Dutch Begin to Colonize Southern Africa Summary

  • Last updated on November 10, 2022

Dutch colonization of southern Africa began with the establishment of a provisioning station for ships of the Dutch East India Company, thus beginning European settlement in the region. The colony would ultimately displace and dominate the indigenous people of the region.

Summary of Event

European explorers first rounded the Cape of Good Hope in 1487 when Portuguese explorer Bartolomeu Dias sailed into the Indian Ocean. Portuguese explorer Vasco da Gama successfully completed his voyage to India in 1498 and established a direct trade route between Europe and India by sea. This brought an increasing number of ships from many nations to the southern tip of Africa. [kw]Dutch Begin to Colonize Southern Africa (Apr., 1652) [kw]Africa, Dutch Begin to Colonize Southern (Apr., 1652) [kw]Southern Africa, Dutch Begin to Colonize (Apr., 1652) [kw]Colonize Southern Africa, Dutch Begin to (Apr., 1652) Economics;Apr., 1652: Dutch Begin to Colonize Southern Africa[1770] Expansion and land acquisition;Apr., 1652: Dutch Begin to Colonize Southern Africa[1770] Colonization;Apr., 1652: Dutch Begin to Colonize Southern Africa[1770] Africa;Apr., 1652: Dutch Begin to Colonize Southern Africa[1770] South Africa;Apr., 1652: Dutch Begin to Colonize Southern Africa[1770] Colonization;Netherlands of South Africa South Africa, Dutch colonization of

During the 1500’, English, Dutch, and French ships stopped at the Cape of Good Hope for food and water on their way to India and on the return voyage. Terrible mortality rates of sailors on long voyages had led Europeans to discover that fresh fruit and meat would improve their health. This made the cape a critical location where they traded with the local Khoikhoi bands who raised cattle and farmed the region.

In 1649, some Dutch sailors who were stranded after losing their ship spent a month at Table Bay near the Cape of Good Hope. Upon their return to Holland, they recommended that the Dutch East India Company Dutch East India Company;South Africa annex the peninsula. In 1652, the company sent Jan van Riebeeck Riebeeck, Jan van and eighty employees to take possession of the territory, which they did in early April. Their purpose was to build a fort and to obtain fruit, meat, and vegetables for Dutch ships. The colony was to be directed by a commander, later governor, and a council of policy, made up of high-ranking company officials. They were subject to the control of the governor-general of the Dutch East India Company in Batavia (now Jakarta, Indonesia). The governor of the Cape Colony could appoint local members to governing bodies, and even church offices were appointed by the governor. This direct control by company officials reflected their desire to support trade to the Indies rather than the establishment of a large Dutch community.

The company directors gave strict orders to maintain peace with the African peoples and other Europeans at the cape. The Dutch commander was to focus on trade. Good relations between the Khoikhoi Khoikhoi and the Dutch were maintained through barter, as the Africans were willing to trade cattle and food for iron implements and European manufactures they lacked. Tensions among the various Khoikhoi communities were exploited by the Europeans. One member of an outcast group of Khoikhoi was Autshumao Autshumao , named Harry by the English who took him to Java in 1631. There, he learned English, and when returned to his people at the cape, he became an important link in the trading network between his band and the English, then the Dutch. Harry’s niece, Krotoa Krotoa , was taken into the home of Commander van Riebeeck. Krotoa was renamed Eva and was raised as a member of van Riebeeck’s family. She adopted Christianity and became fluent in Dutch, acting as interpreter as well as an unofficial agent for her people’s commerce with the Dutch.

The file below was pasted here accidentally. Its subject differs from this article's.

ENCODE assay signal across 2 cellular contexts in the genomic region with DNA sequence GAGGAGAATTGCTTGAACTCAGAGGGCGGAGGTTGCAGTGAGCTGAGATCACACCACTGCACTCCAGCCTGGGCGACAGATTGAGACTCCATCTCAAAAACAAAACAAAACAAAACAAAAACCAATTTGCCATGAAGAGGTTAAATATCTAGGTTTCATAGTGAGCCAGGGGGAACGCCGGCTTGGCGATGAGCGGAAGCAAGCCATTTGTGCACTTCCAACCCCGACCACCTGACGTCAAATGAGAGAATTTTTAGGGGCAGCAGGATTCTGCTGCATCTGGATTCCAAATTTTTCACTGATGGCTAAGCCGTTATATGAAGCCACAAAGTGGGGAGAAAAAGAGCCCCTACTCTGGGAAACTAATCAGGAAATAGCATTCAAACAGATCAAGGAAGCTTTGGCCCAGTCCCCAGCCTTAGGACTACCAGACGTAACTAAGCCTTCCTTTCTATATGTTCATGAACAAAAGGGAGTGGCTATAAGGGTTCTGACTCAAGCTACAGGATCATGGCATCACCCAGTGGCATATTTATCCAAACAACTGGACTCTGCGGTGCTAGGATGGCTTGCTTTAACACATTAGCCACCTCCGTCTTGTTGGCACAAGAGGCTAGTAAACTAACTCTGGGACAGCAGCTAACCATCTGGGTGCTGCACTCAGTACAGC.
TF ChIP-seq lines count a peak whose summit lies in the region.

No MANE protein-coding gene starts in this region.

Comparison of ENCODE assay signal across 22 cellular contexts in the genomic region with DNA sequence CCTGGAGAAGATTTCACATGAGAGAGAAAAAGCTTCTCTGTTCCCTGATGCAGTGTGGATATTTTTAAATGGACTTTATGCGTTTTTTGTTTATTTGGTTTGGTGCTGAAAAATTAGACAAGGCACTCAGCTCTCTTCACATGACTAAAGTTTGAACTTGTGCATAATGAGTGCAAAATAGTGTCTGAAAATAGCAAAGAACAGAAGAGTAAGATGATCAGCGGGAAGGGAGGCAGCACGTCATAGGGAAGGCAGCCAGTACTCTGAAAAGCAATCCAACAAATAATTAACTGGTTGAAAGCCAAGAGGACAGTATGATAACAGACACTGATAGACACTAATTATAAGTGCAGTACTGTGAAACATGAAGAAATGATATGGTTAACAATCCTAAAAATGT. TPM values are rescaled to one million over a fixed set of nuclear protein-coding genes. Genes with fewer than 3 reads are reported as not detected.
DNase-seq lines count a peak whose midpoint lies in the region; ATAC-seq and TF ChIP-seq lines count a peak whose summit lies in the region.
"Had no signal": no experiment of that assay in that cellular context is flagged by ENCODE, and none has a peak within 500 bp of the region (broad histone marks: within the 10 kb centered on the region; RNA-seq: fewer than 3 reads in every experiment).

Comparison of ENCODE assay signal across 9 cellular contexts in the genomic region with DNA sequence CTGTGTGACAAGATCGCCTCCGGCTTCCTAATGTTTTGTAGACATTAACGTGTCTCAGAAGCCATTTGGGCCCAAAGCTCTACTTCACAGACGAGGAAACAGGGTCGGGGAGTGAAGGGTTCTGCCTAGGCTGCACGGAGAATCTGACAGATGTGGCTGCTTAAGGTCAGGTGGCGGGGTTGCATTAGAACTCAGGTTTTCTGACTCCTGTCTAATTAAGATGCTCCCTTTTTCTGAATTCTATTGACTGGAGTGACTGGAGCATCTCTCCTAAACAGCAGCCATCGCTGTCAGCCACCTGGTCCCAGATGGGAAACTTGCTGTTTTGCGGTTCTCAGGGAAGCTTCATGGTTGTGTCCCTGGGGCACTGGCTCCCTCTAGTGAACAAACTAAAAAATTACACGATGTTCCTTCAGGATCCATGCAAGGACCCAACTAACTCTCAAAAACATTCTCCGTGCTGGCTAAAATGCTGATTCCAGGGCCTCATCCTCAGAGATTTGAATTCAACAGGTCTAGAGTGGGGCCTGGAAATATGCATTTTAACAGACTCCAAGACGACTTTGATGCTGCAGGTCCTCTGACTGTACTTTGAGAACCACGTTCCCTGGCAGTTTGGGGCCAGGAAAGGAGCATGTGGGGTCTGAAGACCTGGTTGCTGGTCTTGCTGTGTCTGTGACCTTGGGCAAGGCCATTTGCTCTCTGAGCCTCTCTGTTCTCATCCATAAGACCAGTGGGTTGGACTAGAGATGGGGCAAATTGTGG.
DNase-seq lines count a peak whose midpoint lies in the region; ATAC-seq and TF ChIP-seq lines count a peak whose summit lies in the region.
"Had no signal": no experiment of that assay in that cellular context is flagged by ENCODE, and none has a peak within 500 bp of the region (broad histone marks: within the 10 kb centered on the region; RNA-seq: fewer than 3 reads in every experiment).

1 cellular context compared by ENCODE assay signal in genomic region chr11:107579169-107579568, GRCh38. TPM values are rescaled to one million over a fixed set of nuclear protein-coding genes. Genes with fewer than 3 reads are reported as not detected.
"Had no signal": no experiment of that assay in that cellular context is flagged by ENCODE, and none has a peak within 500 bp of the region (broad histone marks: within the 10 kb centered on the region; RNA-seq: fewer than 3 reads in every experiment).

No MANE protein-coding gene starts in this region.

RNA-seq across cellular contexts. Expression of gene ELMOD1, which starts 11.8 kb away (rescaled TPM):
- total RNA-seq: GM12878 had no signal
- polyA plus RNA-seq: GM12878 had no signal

Although van Riebeeck bartered for cattle and grew some vegetables to provision Dutch ships in 1653, the colony was unable to support itself entirely. Staples, such as rice and wheat, had to be imported. The increasing costs associated with the colony led company directors to permit nine employees to be released from their contracts in 1657. Each was given approximately 28.5 acres of land to farm. The company expected to save by reducing salaries and to benefit from the crops they would grow, which would be sold to the company at a fixed cost. These settlers were exempt from taxes for twelve years and permitted to trade directly with the Khoikhoi for cattle as long as they did not compete with the company.

These first “free burghers,” or Boers Boers , whose number had grown to forty by 1662, changed the nature of European settlement in two ways. First, they took land from indigenous peoples and made it unavailable for livestock, on which the local inhabitants depended for their livelihood. Formerly willing to engage in trade with the Europeans, Khoikhoi became alarmed at this encroachment. Doman Doman , a member of the Goringhaiqua Khoikhoi, had been taken to the Dutch East Indies in 1657, where he learned Dutch. He also saw how the Dutch treated the local peoples they dominated. After returning to the Cape Colony, ostensibly as interpreter for the Dutch he rallied the Khoikhoi to attack the farms and crops of Dutch settlers in 1659. Negotiations averted further hostilities but did not permanently resolve the issue of European expansion at the expense of the Khoikhoi. From that moment on, Dutch settlers would continue to expand their control over the land, first around Cape Town, and then throughout all of southern Africa.